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Jewish Holidays + Fun Info


The J's Guide to The Hebrew Calendar and Other Fun Tidbits

Whether you're Jewish, a J Member, or neither, you may be interested to learn about the many Jewish holidays that take place during the year. We hope you'll find this information educational as you learn and perhaps observe these holidays and traditions. First fun fact -- the Hebrew calendar is actually a lunisolar calendar, meaning that months begin at the sight of a new moon. The Jewish day begins in the at night and ends with day. This is why all Jewish holidays begin at sunset prior to the first full day.

 

Jewish Holidays Shabbat

Shabbat

Time to unplug! Shabbat is a day of rest and celebration that begins every Friday at sunset, to Saturday just after sunset. Challah, wine, and Shabbat candles can often be found on the Shabbat dinner table.

Every Friday morning at The J, our CDC friends sing songs, light candles, and think about the kind and restful things they will be doing with their families that evening. The community is warmly invited to join them in welcoming Shabbat during our family-friendly Shabalala and Share Shabbat programs.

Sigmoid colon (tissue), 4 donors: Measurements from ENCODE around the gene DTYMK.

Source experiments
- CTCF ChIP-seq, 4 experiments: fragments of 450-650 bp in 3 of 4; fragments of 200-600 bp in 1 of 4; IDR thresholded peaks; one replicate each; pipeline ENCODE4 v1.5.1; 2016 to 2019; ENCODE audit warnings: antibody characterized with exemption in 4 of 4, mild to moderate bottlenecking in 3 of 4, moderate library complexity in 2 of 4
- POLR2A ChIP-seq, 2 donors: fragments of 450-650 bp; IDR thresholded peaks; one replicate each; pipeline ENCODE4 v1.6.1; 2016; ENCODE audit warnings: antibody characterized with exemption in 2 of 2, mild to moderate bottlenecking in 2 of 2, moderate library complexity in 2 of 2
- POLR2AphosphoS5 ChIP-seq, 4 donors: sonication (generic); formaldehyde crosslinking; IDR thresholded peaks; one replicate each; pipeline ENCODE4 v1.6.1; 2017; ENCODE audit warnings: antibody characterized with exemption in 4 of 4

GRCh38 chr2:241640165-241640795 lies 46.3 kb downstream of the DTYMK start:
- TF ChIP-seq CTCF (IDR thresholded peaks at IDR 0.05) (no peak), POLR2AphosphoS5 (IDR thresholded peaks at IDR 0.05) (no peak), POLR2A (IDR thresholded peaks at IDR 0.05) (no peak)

Shabbat Candle Lighting Schedule for Leawood

 

Rosh Chodesh

This is the beginning of the new month in the Hebrew calendar, which is marked by the birth of a new moon. Rosh Chodesh has long been considered a special holiday for women, and many Jewish women will gather for a wide variety of activities on this day.

Women and girls of all ages are invited to attend our monthly Rosh Chodesh gathering:

Monthly New Moon Women's Circle

 

Upcoming Holidays

S'Lichot

Prayers for forgiveness in preparation of the High Holidays

In Hebrew, s’lichot means forgiveness. Traditionally, our Jewish community gathers on the Saturday night prior to the Jewish new year, to offer prayers and participate in meditations focusing on past deeds, the changes we seek to make, and God’s mercy.

2020: Saturday, September 12

 

Rosh HashanahJewish Holidays Rosh Hashana

The Jewish New Year

Rosh Hashanah is a highly spiritual holiday when Jews gather in synagogue for personal and communal worship and to hear the sound of the shofar (ram’s horn) announce a new year. In the spirit of prayerful self-reflection, gratitude and hope, we look forward to a year in which we are granted health and shalom (peace). Apples and honey are commonly eaten for a sweet new year.

Proper greetings: Happy New Year! (Shana Tova!)

2020: Friday, September 18 (at sunset) - Sunday, September 20 | The J closes in observance

 


Jewish Holiday Information

S'Lichot

Rosh Hashanah

Yom Kippur

Sukkot

Shemini Atzeret and Simchat Torah

Hanukkah

Tu B'Shevat

Purim

Passover

Yom HaShoah

Yom HaZikaron

Yom HaAtzmaut

Lag B'Omer

Shavuot

Tisha B'Av

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